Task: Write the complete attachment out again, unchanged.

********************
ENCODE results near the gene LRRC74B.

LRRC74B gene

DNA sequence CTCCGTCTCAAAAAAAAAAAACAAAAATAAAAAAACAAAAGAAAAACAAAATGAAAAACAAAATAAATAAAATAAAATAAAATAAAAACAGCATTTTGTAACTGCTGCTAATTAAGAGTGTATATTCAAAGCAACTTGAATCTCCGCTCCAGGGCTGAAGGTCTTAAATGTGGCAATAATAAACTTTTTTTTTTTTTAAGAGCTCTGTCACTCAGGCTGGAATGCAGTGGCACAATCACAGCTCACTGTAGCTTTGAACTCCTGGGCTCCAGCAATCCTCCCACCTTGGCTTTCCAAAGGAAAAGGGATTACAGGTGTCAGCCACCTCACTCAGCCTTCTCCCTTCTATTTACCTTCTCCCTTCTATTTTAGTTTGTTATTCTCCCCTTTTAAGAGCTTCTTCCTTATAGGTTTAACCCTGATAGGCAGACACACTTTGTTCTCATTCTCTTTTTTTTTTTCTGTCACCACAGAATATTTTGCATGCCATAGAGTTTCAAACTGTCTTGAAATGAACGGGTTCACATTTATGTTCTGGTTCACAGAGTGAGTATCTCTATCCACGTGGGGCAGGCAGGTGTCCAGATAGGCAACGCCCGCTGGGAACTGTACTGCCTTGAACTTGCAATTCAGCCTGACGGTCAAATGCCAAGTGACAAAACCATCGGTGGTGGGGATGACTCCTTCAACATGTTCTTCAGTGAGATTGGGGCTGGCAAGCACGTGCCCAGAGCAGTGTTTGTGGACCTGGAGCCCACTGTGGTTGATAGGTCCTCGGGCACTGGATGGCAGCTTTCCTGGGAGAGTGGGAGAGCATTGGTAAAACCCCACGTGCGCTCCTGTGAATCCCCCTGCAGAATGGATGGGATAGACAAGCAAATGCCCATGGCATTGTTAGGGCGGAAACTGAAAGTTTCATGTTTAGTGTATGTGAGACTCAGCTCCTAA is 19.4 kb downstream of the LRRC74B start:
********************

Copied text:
ENCODE results near the gene LRRC74B.

LRRC74B gene

DNA sequence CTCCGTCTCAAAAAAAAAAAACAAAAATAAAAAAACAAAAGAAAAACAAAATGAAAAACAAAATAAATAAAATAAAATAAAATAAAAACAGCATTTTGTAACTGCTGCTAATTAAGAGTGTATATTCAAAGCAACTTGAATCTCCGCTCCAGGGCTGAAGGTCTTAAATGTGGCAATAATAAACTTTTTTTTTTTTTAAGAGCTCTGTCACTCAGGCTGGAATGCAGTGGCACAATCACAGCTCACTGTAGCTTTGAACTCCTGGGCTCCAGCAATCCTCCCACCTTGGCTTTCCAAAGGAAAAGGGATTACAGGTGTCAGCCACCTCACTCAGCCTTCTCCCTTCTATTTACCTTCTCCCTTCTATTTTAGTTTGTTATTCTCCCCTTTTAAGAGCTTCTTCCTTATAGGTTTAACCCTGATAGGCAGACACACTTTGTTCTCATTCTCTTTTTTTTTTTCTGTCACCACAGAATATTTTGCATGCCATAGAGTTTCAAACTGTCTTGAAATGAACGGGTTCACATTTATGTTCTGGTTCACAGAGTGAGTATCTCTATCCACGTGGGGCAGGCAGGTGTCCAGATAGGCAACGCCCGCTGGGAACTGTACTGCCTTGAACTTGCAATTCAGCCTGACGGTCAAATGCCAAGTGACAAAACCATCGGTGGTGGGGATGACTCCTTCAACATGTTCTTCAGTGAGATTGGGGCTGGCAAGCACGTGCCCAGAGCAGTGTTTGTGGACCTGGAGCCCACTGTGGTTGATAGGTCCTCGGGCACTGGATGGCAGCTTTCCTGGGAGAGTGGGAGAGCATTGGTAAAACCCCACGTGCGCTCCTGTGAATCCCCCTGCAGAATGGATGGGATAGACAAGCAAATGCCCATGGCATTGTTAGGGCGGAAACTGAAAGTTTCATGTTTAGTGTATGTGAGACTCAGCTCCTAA is 19.4 kb downstream of the LRRC74B start: